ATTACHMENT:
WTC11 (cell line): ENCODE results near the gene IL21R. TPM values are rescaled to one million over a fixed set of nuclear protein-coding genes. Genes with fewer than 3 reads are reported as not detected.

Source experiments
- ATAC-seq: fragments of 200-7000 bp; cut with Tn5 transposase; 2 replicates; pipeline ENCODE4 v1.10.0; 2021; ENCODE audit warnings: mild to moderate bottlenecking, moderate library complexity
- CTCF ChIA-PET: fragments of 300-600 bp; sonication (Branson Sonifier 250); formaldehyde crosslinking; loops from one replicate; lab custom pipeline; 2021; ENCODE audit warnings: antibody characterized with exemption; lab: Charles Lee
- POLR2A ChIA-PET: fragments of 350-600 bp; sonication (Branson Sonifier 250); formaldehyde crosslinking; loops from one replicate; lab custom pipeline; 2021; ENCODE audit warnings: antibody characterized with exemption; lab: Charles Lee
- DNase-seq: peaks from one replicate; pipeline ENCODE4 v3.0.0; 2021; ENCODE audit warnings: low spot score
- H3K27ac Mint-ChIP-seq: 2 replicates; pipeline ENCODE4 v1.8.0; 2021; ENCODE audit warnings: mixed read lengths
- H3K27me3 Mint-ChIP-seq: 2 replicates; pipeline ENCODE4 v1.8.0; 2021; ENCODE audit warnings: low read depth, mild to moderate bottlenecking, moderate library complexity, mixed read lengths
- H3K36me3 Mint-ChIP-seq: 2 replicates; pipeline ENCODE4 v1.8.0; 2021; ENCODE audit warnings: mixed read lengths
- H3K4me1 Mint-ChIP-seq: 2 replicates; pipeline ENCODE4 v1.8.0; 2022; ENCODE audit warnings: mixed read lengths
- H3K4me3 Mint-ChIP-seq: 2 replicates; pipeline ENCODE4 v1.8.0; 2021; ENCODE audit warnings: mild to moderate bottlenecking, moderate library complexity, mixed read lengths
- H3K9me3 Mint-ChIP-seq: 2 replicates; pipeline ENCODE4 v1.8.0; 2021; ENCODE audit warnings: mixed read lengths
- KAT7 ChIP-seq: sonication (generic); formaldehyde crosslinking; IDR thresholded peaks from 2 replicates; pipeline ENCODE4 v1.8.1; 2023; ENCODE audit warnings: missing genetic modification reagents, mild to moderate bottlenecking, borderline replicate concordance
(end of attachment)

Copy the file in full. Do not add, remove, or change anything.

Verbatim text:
WTC11 (cell line): ENCODE results near the gene IL21R. TPM values are rescaled to one million over a fixed set of nuclear protein-coding genes. Genes with fewer than 3 reads are reported as not detected.

Source experiments
- ATAC-seq: fragments of 200-7000 bp; cut with Tn5 transposase; 2 replicates; pipeline ENCODE4 v1.10.0; 2021; ENCODE audit warnings: mild to moderate bottlenecking, moderate library complexity
- CTCF ChIA-PET: fragments of 300-600 bp; sonication (Branson Sonifier 250); formaldehyde crosslinking; loops from one replicate; lab custom pipeline; 2021; ENCODE audit warnings: antibody characterized with exemption; lab: Charles Lee
- POLR2A ChIA-PET: fragments of 350-600 bp; sonication (Branson Sonifier 250); formaldehyde crosslinking; loops from one replicate; lab custom pipeline; 2021; ENCODE audit warnings: antibody characterized with exemption; lab: Charles Lee
- DNase-seq: peaks from one replicate; pipeline ENCODE4 v3.0.0; 2021; ENCODE audit warnings: low spot score
- H3K27ac Mint-ChIP-seq: 2 replicates; pipeline ENCODE4 v1.8.0; 2021; ENCODE audit warnings: mixed read lengths
- H3K27me3 Mint-ChIP-seq: 2 replicates; pipeline ENCODE4 v1.8.0; 2021; ENCODE audit warnings: low read depth, mild to moderate bottlenecking, moderate library complexity, mixed read lengths
- H3K36me3 Mint-ChIP-seq: 2 replicates; pipeline ENCODE4 v1.8.0; 2021; ENCODE audit warnings: mixed read lengths
- H3K4me1 Mint-ChIP-seq: 2 replicates; pipeline ENCODE4 v1.8.0; 2022; ENCODE audit warnings: mixed read lengths
- H3K4me3 Mint-ChIP-seq: 2 replicates; pipeline ENCODE4 v1.8.0; 2021; ENCODE audit warnings: mild to moderate bottlenecking, moderate library complexity, mixed read lengths
- H3K9me3 Mint-ChIP-seq: 2 replicates; pipeline ENCODE4 v1.8.0; 2021; ENCODE audit warnings: mixed read lengths
- KAT7 ChIP-seq: sonication (generic); formaldehyde crosslinking; IDR thresholded peaks from 2 replicates; pipeline ENCODE4 v1.8.1; 2023; ENCODE audit warnings: missing genetic modification reagents, mild to moderate bottlenecking, borderline replicate concordance